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If Roger Federer had a two-handed backhand, how would it affect his career?


This is a really interesting question because it provides a glimpse into the evolution of tennis as a sport. First, I’ll explain how the sport has evolved and then imagine Federer’s game as a two-hander.

Since the Open Era, the two-handed backhand started to be developed as a response to the big servers who dominated the game on very fast courts. As court surfaces and ball speeds became more uniform, the two-handed backhand became an offensive weapon as back court player who could attack high balls and change directions became the counter to all the players camping out in the backhand corner and hitting inside-out forehands.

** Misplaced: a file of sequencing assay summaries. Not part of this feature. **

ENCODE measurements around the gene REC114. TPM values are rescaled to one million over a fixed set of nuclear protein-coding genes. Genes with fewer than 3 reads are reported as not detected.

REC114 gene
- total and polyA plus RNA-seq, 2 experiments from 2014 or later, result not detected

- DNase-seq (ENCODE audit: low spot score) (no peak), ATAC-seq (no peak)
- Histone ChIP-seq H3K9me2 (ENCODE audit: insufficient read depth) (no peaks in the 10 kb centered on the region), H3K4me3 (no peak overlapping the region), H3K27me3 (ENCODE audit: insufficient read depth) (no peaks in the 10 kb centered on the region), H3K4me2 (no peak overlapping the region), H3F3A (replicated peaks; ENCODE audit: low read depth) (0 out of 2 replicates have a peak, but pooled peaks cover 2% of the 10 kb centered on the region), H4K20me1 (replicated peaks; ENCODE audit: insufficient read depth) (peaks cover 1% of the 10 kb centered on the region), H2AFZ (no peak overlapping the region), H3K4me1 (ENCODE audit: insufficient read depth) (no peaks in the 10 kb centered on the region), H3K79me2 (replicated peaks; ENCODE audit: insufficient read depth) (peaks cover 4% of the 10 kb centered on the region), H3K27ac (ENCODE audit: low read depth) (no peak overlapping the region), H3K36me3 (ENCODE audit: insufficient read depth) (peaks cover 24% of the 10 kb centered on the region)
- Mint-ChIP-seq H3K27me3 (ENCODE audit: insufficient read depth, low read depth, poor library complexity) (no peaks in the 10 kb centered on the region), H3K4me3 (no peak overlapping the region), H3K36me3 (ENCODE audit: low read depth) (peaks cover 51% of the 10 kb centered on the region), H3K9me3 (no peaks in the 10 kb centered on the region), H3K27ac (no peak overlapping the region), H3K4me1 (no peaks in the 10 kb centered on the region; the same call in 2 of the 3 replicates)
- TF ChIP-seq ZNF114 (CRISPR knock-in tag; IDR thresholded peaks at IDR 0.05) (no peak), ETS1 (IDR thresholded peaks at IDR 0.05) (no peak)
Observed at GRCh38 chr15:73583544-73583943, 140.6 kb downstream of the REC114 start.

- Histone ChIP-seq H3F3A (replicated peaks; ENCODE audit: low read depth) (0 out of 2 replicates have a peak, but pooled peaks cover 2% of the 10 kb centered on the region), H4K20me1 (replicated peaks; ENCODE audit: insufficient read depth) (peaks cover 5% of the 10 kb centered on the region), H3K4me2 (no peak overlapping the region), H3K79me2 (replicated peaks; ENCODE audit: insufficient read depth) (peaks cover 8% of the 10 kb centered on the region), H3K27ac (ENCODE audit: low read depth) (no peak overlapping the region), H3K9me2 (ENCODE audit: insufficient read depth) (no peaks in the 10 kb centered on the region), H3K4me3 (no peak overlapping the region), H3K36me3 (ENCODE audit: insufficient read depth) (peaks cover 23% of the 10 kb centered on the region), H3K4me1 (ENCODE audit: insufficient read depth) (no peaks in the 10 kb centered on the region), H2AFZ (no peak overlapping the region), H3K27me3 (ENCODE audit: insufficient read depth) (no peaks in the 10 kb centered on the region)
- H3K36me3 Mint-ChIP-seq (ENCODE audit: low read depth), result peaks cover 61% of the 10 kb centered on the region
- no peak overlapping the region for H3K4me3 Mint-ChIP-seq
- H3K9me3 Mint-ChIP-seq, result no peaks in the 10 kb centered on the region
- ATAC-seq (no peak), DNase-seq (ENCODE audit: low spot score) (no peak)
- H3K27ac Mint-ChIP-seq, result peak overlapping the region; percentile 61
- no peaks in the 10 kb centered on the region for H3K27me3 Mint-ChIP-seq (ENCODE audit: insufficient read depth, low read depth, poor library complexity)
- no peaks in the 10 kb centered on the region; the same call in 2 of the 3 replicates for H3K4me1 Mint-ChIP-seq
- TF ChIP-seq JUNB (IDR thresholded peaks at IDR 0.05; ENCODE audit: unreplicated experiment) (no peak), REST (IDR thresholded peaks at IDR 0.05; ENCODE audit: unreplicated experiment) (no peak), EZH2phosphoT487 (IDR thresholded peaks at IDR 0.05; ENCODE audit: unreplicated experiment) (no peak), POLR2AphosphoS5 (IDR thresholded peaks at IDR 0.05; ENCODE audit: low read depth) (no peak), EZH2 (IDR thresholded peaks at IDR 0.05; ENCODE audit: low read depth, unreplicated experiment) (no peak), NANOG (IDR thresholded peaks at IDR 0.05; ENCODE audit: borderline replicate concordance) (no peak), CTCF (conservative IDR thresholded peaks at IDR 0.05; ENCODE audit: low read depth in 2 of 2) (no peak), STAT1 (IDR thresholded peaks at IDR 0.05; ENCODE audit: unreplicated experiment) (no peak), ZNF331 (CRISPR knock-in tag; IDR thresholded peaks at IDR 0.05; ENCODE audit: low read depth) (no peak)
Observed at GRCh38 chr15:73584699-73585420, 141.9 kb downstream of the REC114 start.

1970’s: Court speeds fast (except clay which is super slow). Players who grew up with a one-handed backhand have to have a slice in their repertoire for defense and low-bouncing approach shots. Very few top players use the two handed backhand, and the ones who do are still trying to figure out the best way to do it. Chris Evert hits the modern two-hander (off hand dominant, holds onto the racket all the way through follow through), but can barely volley. Borg hits a bizarre backhand (Eastern or Continental grip for the backhand, right hand is dominant, left hand lets go of the racket just after making contact), and was never a strong volleyer (weak wrist resulted in soft volleys that died on grass, but set up on hard courts). Connors was half way between Evert and Borg. But he was a naturally offensive player who was comfortable coming to the net. Here’s a cool video of Connors vs Laver:


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